“A computer program is said to learn from experience E with respect to some class of tasks T and performance measure P, if its performance at tasks in T, as measured by P, improves with experience E.”
This is how Tom Mitchelle defines Machine Learning. It is essentially art and science of designing adaptive algorithms. In other words, Designing algorithms that ingest data and learn a (hypothesized) model of the data. This model can then be used to detect patterns, predict future data points, help in decision making, etc.
When there is no closed form solution, has too many ways to solve problem, a need for automation. That means sometimes it is infeasible for humans to write a normal computer program or cannot specify a rigid rule to solve the problem.
For example, finding spelling mistake is not a Machine Learning problem, however, suggesting correct spelling can be a good ML problem
Finally, when we give problems to computer, it should be nice set of numbers. So be it any problem, we need to convert it into set of numbers so that computer can process. In ML we call it features. Most ML Algorithms use numerical vectors to represent features. Lets look at an example of this.
Let's understand the problem first. To identify a new email as spam or not system should know how a normal mail and a spam mail look like. Now is a good time to understand Training Data and Test Data. Email that we already have can be used to teach computer how normal email and spam email look like. These are our Training Data. Any new incoming email would be Test Data. Job of ML trained computer is to predict this new email as spam or not.
Example: Consider following three email headings: -
For computers to start its job, we need to convert these emails to numbers. More precisely a feature vector. One way to do it is called bag of words. We encode the emails as shown below: -
Programmatically, the things would approximately look like as given below. (Certainly not the best way, but this is for demonstration purpose only): -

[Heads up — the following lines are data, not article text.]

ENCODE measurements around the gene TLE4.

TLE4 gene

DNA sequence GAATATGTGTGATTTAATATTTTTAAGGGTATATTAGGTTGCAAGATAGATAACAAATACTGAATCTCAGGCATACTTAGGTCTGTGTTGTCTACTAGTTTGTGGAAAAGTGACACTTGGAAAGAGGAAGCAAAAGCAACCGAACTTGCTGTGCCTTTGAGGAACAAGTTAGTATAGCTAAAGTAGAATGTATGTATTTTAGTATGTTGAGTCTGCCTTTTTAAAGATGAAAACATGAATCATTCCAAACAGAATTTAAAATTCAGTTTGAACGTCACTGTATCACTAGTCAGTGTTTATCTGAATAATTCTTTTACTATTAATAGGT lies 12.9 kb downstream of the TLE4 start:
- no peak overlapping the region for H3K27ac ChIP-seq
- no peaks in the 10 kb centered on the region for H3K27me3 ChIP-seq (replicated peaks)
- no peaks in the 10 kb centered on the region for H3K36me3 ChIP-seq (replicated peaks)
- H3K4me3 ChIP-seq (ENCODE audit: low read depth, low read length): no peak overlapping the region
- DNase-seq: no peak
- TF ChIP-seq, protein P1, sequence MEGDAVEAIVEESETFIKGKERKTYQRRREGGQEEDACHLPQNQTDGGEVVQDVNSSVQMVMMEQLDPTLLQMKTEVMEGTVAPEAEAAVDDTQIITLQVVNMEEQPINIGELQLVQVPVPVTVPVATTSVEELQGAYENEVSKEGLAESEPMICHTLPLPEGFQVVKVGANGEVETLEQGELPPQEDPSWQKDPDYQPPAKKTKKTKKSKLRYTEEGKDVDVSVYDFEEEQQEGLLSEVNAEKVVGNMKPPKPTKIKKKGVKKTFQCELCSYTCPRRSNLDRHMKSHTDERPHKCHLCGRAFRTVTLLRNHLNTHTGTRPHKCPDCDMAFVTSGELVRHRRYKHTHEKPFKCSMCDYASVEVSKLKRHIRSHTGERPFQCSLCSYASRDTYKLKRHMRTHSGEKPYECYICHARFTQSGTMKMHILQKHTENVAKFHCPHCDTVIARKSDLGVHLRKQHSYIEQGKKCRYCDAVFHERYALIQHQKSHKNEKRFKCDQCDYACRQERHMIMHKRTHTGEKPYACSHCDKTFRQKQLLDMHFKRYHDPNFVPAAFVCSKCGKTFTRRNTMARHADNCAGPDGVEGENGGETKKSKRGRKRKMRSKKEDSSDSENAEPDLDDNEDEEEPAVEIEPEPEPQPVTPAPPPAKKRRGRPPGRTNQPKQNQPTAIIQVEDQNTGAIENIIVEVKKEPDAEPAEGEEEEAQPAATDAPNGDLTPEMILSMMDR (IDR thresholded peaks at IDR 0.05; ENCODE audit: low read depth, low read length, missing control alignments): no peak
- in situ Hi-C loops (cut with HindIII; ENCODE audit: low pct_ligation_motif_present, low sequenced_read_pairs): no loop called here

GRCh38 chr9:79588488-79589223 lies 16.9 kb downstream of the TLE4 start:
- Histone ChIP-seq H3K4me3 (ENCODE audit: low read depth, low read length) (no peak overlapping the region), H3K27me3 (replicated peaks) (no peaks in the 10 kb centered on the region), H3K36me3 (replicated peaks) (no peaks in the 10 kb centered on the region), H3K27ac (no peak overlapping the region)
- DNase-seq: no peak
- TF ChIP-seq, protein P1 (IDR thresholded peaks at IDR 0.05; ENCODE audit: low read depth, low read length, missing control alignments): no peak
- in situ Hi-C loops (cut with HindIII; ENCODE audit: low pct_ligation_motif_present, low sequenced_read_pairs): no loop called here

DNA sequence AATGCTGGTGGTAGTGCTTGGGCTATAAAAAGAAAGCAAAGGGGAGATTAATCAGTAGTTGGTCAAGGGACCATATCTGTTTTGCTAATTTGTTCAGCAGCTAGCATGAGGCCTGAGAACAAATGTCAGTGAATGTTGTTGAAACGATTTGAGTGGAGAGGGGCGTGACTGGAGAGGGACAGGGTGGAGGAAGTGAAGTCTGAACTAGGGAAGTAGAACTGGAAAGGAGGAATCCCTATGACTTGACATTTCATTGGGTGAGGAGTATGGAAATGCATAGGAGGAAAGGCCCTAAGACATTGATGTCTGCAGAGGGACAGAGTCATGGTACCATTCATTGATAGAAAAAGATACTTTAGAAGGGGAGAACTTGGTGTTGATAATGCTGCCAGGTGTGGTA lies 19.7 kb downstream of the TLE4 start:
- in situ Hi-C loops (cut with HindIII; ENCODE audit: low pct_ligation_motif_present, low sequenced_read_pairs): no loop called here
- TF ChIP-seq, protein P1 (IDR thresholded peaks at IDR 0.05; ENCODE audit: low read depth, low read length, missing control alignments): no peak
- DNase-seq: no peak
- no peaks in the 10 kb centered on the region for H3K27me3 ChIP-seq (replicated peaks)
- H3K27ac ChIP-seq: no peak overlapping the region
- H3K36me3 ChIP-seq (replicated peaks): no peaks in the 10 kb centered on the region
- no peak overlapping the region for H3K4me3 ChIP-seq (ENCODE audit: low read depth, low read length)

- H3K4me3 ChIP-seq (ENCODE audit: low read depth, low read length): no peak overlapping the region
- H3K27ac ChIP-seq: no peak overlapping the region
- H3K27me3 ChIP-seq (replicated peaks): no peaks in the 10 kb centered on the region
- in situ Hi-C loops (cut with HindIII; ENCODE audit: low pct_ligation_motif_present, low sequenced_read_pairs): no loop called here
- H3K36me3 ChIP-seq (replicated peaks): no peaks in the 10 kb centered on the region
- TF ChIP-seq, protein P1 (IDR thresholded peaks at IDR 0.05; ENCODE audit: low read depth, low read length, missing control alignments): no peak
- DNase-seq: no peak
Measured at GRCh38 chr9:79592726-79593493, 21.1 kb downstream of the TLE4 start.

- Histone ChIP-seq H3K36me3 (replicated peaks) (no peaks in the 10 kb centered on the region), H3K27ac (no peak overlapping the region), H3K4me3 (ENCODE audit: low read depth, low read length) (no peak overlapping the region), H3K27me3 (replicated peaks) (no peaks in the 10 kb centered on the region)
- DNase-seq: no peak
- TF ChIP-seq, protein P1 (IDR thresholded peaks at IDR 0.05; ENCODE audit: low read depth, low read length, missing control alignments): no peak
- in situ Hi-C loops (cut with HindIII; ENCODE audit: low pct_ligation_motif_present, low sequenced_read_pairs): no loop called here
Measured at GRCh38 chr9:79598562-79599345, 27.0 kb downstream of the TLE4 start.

email1 = "Do you want to go for dinner?" email2 = "Do you want to win a million dollars?" email3 = "I have a million things to do today!"
# Creating bag of words for the given three emails bagOfWords =  for email in [email1, email2, email3]: for string in set(email.split(' ')): if string not in bagOfWords: bagOfWords.append(re.sub(r'[\W_]', '', string))
# So this is our bag of words. print(bagOfWords)
['you', 'want', 'Do', 'dinner', 'to', 'for', 'go', 'million', 'dollars', 'win', 'a', 'things', 'do', 'I', 'have', 'today']
# But we need to clean up the stop words from this list, since it does not give much information about nature of mail. import nltk nltk.download('stopwords') from nltk.corpus import stopwords
[nltk_data] Downloading package stopwords to /home/rahul/nltk_data... [nltk_data] Unzipping corpora/stopwords.zip.
for string in bagOfWords: if string.lower() in set(stopwords.words('english')): bagOfWords.remove(string)
['want', 'dinner', 'go', 'million', 'dollars', 'win', 'things', 'today']
# Now we will convert each email to a vector as follows: - v =  * len(bagOfWords) # initialize vector v for string in bagOfWords: if string in [re.sub(r'[\W_]','', s) for s in email1.split(' ')]: v[bagOfWords.index(string)] = 1 e1 = v # Saving vector to variable e1 for email1
[1, 1, 1, 0, 0, 0, 0, 0]
v =  * len(bagOfWords) for string in bagOfWords: if string in [re.sub(r'[\W_]','', s) for s in email2.split(' ')]: v[bagOfWords.index(string)] = 1 e2 = v
[1, 0, 0, 1, 1, 1, 0, 0]
v =  * len(bagOfWords) for string in bagOfWords: if string in [re.sub(r'[\W_]','', s) for s in email3.split(' ')]: v[bagOfWords.index(string)] = 1 e3 = v
[0, 0, 0, 1, 0, 0, 1, 1]
As you can see the emails have been encoded as vectors now. Final result will be as follows
|email1||"Do you want to go for dinner?"||[1, 1, 1, 0, 0, 0, 0, 0]|
|email2||"Do you want to win a million dollars?"||[1, 0, 0, 1, 1, 1, 0, 0]|
|email3||"I have a million things to do today!"||[0, 0, 0, 1, 0, 0, 1, 1]|
This is easier said than done. We have the vectors. But as you can notice, they are 1 X 8 dimensions. In other words you can say each email has 8 features and each of them is a dimension of that datapoint(email in this case). Visualizing beyond three dimension is a skill and is not possessed by all. So let us see a technique to reduce the dimension to 2 or 3 from any higher dimension so that visualization fairly represent the same as that in the higher dimension. This will help us appreciate better.
# Here we use method called t-distributed Stochastic Neighbor Embedding or simply t-SNE import numpy as np from sklearn.manifold import TSNE X = np.array([e1, e2, e3]) X_embedded = TSNE(n_components=2).fit_transform(X) X_embedded
array([[-869.4694 , 834.6181 ], [-406.4485 , 931.1655 ], [-554.34845, 481.90427]], dtype=float32)
from matplotlib import pyplot as plt colors = np.random.rand(3) area = 300 plt.scatter(X_embedded.T,X_embedded.T,s=area, c=colors) plt.show()
Above picture represent the emails that we have discussed earlier. These are data points which will be inputs for computers for training. Obvisouly we have converted the 8 dimensional vector on to a 2D to visualize. However, computers will see as is in the 8 dimensions. In upcoming series we will see that we will be handling dimensions go as high as hundreds or thousands and computers will have no problems handling in such higher dimension. But due to curse of dimensionality, we often tend to come down to lower dimensions. We will discuss this in future posts.
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